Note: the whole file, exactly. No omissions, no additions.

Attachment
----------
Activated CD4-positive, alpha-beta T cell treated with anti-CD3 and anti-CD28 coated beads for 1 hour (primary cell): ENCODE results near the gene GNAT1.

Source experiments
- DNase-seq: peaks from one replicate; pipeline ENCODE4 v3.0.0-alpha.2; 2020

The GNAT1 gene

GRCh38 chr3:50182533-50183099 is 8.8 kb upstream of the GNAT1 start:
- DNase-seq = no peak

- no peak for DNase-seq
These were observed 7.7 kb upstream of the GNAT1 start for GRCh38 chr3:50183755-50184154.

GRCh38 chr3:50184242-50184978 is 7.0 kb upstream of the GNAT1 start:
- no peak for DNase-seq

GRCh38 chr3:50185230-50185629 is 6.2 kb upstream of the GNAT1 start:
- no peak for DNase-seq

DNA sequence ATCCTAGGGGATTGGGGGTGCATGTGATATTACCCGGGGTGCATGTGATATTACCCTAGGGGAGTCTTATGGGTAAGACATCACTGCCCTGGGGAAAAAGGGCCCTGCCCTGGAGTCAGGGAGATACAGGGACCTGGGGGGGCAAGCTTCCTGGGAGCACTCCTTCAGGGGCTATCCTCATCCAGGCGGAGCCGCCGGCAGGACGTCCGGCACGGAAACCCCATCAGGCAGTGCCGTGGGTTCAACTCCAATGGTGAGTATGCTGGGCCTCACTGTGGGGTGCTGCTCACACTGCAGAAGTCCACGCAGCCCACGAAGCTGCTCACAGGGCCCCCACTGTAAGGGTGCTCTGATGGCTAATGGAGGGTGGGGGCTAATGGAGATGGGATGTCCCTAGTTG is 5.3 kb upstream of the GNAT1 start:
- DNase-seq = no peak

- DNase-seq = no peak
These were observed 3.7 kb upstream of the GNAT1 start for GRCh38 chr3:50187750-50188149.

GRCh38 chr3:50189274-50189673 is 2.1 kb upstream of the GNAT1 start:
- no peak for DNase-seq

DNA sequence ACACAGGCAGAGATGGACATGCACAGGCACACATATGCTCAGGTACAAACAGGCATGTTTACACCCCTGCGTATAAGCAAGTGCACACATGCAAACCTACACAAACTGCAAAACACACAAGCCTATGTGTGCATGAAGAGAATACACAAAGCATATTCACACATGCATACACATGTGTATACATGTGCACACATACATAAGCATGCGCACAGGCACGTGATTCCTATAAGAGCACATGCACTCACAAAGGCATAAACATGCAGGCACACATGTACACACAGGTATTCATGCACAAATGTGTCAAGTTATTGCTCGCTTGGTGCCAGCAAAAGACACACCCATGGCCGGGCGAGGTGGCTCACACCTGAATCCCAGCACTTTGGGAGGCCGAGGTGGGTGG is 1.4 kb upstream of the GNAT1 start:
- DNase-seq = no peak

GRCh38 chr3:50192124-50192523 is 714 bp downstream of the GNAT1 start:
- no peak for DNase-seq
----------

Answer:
Activated CD4-positive, alpha-beta T cell treated with anti-CD3 and anti-CD28 coated beads for 1 hour (primary cell): ENCODE results near the gene GNAT1.

Source experiments
- DNase-seq: peaks from one replicate; pipeline ENCODE4 v3.0.0-alpha.2; 2020

The GNAT1 gene

GRCh38 chr3:50182533-50183099 is 8.8 kb upstream of the GNAT1 start:
- DNase-seq = no peak

- no peak for DNase-seq
These were observed 7.7 kb upstream of the GNAT1 start for GRCh38 chr3:50183755-50184154.

GRCh38 chr3:50184242-50184978 is 7.0 kb upstream of the GNAT1 start:
- no peak for DNase-seq

GRCh38 chr3:50185230-50185629 is 6.2 kb upstream of the GNAT1 start:
- no peak for DNase-seq

DNA sequence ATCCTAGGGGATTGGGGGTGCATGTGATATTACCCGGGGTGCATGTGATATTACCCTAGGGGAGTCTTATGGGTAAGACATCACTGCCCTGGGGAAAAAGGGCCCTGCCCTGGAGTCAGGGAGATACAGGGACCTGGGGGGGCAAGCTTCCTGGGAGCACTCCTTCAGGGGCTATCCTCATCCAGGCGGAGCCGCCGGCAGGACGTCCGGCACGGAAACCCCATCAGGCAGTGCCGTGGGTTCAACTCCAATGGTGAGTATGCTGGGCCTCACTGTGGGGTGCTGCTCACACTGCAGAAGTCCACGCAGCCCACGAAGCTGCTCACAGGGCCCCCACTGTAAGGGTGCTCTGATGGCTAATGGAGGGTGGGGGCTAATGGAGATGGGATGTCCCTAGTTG is 5.3 kb upstream of the GNAT1 start:
- DNase-seq = no peak

- DNase-seq = no peak
These were observed 3.7 kb upstream of the GNAT1 start for GRCh38 chr3:50187750-50188149.

GRCh38 chr3:50189274-50189673 is 2.1 kb upstream of the GNAT1 start:
- no peak for DNase-seq

DNA sequence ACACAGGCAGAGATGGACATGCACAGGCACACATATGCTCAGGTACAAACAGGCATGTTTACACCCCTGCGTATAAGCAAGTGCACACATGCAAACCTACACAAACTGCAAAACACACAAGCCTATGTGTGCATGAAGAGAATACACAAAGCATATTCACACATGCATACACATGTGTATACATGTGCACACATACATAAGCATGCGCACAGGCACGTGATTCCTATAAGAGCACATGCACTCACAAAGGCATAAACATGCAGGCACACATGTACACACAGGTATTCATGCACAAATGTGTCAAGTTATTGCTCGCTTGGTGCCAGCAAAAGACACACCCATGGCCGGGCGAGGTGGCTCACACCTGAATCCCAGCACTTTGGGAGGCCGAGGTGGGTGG is 1.4 kb upstream of the GNAT1 start:
- DNase-seq = no peak

GRCh38 chr3:50192124-50192523 is 714 bp downstream of the GNAT1 start:
- no peak for DNase-seq